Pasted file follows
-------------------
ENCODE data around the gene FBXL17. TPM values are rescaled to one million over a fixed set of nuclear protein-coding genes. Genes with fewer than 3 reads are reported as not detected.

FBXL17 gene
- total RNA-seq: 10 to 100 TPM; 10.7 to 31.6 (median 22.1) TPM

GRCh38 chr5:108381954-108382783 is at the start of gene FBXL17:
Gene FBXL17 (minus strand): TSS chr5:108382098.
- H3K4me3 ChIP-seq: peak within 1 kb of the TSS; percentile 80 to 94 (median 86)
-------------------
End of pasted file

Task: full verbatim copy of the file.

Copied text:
ENCODE data around the gene FBXL17. TPM values are rescaled to one million over a fixed set of nuclear protein-coding genes. Genes with fewer than 3 reads are reported as not detected.

FBXL17 gene
- total RNA-seq: 10 to 100 TPM; 10.7 to 31.6 (median 22.1) TPM

GRCh38 chr5:108381954-108382783 is at the start of gene FBXL17:
Gene FBXL17 (minus strand): TSS chr5:108382098.
- H3K4me3 ChIP-seq: peak within 1 kb of the TSS; percentile 80 to 94 (median 86)